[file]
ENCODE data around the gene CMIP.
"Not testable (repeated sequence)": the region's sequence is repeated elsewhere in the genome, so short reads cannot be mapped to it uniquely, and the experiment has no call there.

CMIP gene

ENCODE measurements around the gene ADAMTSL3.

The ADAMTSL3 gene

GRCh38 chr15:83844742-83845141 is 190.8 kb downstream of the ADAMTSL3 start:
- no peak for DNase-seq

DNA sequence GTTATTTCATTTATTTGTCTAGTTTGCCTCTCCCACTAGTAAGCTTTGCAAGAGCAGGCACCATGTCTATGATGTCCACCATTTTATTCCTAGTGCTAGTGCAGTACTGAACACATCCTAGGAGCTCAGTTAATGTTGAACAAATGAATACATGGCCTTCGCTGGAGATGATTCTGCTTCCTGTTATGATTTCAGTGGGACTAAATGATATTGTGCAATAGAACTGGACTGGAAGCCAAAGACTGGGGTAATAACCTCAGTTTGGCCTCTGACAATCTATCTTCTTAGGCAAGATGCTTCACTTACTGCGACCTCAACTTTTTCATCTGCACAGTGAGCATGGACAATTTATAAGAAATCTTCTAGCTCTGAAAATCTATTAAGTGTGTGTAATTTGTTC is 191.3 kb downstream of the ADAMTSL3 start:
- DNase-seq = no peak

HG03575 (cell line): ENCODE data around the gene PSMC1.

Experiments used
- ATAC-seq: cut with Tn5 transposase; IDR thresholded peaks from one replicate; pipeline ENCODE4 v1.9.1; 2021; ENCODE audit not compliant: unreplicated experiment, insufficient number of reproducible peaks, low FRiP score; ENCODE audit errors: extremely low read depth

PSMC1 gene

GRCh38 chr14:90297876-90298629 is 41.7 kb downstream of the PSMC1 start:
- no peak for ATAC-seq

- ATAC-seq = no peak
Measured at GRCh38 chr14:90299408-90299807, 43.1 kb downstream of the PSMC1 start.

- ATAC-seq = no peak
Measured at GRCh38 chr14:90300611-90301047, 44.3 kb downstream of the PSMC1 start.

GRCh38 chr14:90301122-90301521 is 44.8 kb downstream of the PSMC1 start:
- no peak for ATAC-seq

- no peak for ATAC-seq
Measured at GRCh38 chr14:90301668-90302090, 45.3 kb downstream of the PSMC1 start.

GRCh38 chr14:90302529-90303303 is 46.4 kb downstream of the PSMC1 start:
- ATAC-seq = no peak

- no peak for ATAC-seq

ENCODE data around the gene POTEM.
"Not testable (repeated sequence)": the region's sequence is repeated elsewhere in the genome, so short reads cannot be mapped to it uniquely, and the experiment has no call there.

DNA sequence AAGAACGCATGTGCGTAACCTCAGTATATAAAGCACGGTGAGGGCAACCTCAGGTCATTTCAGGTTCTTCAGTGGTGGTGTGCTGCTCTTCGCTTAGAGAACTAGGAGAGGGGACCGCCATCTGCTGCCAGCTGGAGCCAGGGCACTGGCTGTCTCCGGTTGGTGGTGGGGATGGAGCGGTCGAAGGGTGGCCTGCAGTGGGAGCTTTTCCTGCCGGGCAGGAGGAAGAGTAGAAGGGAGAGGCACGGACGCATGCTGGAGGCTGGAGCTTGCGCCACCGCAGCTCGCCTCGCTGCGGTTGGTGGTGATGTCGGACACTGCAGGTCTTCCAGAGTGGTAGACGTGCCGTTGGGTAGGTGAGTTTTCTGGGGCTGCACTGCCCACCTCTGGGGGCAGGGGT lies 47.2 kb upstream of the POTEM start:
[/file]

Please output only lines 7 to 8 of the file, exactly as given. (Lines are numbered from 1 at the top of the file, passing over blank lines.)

- no peak for DNase-seq

DNA sequence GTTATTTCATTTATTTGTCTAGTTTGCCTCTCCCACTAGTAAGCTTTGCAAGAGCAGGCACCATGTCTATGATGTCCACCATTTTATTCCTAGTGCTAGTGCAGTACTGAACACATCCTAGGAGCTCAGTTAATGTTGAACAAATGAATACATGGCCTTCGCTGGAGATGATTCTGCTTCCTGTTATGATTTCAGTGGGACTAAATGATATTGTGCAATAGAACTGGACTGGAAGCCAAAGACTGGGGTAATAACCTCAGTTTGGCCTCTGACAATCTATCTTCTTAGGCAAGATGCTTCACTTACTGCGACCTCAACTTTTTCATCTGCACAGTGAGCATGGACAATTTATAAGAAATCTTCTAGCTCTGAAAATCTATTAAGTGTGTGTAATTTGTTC is 191.3 kb downstream of the ADAMTSL3 start: